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A subanalysis of the PRIMA/ENGOT-OV26/GOG-3012 trial found that quality of life according to patient-reported outcomes was not reduced despite treatment toxicities in those with ovarian, primary peritoneal, or fallopian tube cancer treated with niraparib versus placebo.
According to a subanalysis of the PRIMA/ENGOT-OV26/GOG-3012 (NCT02655016) trial, quality of life (QoL) according to patient-reported outcomes (PROs) was not reduced despite treatment toxicities in those with ovarian, primary peritoneal, or fallopian tube cancer treated with niraparib (Zejula) versus placebo.
Results from the subanalysis were presented by Bhavana Pothuri, MD, during the ESMO 2020 Virtual Congress.
PRIMA was an ongoing a randomized, double-blind, placebo-controlled phase 3 trial in which patients with newly diagnosed ovarian cancer who were at high risk for recurrence after responding to frontline platinum-based chemotherapy were enrolled. Patients were randomized in a 2:1 fashion to receive niraparib at a dose level based on body weight and platelet count or matching placebo. Study treatment was administered once daily continuously over a 28-day cycle.
The primary end point explored in the study was progression-free survival (PFS) by blinded independent committee review and secondary end points included overall survival (OS) and PROs. Stratification in PRIMA was dependent on whether or not patients had neoadjuvant chemotherapy, whether patients’ best response to first-line therapy led to a complete response (CR) or partial response (PR), homologous recombination deficiency (HRD) status, and the companion diagnostic used for each patient.
The instruments used to assess PROs in the study included the Functional Ovarian Symptoms Index (FOSI), European Organisation for Research and Treatment of Cancer Quality of Life Questionnaire (EORTC QLQ-C30), the EORTC Questionnaire Ovarian Cancer Module (EORTC QLQ-OV28), and the EurQol 5-Dimension 5-Level (EQ-5D-5L) assessment.
FOSI was utilized to evaluated symptoms including fatigue, nausea, bloating, worry, pain, vomiting, cramping, and QoL. The trial had an overall compliance rate of 80% with comparable FOSI scores observed across both the niraparib and placebo cohorts.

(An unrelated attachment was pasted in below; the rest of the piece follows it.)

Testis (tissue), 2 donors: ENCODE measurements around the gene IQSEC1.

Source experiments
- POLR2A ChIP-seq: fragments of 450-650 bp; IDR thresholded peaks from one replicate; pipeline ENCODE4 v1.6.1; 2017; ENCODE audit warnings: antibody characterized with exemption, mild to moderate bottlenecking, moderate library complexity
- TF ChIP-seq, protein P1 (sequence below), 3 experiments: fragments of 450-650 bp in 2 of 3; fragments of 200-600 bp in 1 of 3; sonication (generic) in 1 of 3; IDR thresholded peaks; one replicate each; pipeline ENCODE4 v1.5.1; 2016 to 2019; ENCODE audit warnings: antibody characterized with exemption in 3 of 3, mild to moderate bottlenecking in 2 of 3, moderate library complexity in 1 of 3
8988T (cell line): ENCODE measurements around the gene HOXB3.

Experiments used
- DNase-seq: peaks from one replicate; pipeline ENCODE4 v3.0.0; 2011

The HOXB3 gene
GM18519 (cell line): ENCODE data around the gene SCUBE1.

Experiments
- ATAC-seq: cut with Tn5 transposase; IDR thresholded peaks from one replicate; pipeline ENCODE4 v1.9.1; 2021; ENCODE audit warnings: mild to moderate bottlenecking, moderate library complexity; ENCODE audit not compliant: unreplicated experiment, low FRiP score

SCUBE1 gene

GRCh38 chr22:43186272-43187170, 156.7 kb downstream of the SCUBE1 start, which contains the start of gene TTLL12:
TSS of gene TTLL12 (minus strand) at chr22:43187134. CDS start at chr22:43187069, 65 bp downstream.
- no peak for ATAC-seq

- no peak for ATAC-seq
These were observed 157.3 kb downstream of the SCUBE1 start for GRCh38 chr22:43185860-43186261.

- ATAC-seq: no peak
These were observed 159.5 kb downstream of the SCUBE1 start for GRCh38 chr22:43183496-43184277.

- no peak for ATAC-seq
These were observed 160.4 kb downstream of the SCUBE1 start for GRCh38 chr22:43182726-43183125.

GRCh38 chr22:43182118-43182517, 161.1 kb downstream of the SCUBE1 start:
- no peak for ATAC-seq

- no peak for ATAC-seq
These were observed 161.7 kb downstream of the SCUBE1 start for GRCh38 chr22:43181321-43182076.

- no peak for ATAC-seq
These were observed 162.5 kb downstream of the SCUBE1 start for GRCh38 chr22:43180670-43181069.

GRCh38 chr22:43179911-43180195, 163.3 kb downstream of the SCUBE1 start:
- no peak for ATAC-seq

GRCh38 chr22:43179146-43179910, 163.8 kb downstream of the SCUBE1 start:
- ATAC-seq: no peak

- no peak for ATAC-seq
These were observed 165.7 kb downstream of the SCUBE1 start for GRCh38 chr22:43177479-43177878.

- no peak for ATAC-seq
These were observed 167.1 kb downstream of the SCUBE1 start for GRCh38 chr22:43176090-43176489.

On a functional scale, EORTC QLQ-C30 was used to assess physical, social, role, cognitive, and emotional function. EORTC QLQ-C30 was also employed to evaluate symptoms such as nausea/vomiting, pain, fatigue, dyspnea, insomnia, appetite loss, constipation, and diarrhea, as well as financial difficulties.
The functional purpose of utilizing the EORTC QLQ-OV28 was to evaluate PROs related to body image, sexuality, and patients’ attitudes toward their disease and treatment with niraparib versus placebo. In terms of symptoms, EORTC QLQ-OV28 assessed abdominal/gastrointestinal conditions, peripheral neuropathy, hormonal/menopausal condition, hair loss, and other chemotherapy adverse events (AEs).
The EQ-5D-5L instrument was utilized to assess the state of each patient’s health in 5 domains, including mobility, self-care, usual activities, pain/discomfort, and anxiety/depression.
All instruments score PROs on a scale between 0 and 100. With the FIOS instrument, a higher score determined better symptoms. A higher symptom score with the EORTC QLQ-C30 and EORTC-QLQ-OV28 instruments indicated worse symptoms, while high QOL and functioning score for both indicated better outcomes.
In the FOSI assessment, patients responded to questions that asked about lack of energy, nausea, vomiting, or stomach cramps. In the niraparib and placebo arms, mean FOSI health utility index (HUI) scores were similar. Moreover, both arms had similar overall FOSI-assessed symptoms.
The EORTC QLQ-C30 questionnaire also demonstrated similar scores between the 2 study arms. Patients in the niraparib group versus the placebo group also reported no differences in QoL or pain and fatigue. Additionally, the EORTC QLQ-QV28 assessment for the cohort of patients with ovarian cancer showed no difference between the 2 arms in terms of abdominal symptoms and chemotherapy-related toxicities.
For the final questionnaire, EQ-SD-SL, the HUI-assessed change from baseline was not meaningfully different in the niraparib arm versus the placebo arm. This was also true for the EQ-SD-SL scores that were obtained using a visual analog scale.
The PROs results from PRIMA were found to be consistent with the phase 3 ENGOT-OV16/NOVA trial (NCT01847274) of niraparib maintenance in patients with platinum-sensitive, recurrent ovarian cancer considering that QoL was not negatively impacted. QoL remained positive in patients, even with the emergence of grade 3 or higher hematologic AEs.
Pothuri B, Han S, Chase D. et al. Patient-reported outcomes (PROs) in patients (pts) receiving niraparib in the PRIMA/ENGOT-OV26/GOG-3012 trial. Presented at 2020 Virtual ESMO Congress; September 19-October 21, 2020; Virtual. Abstract 810MO.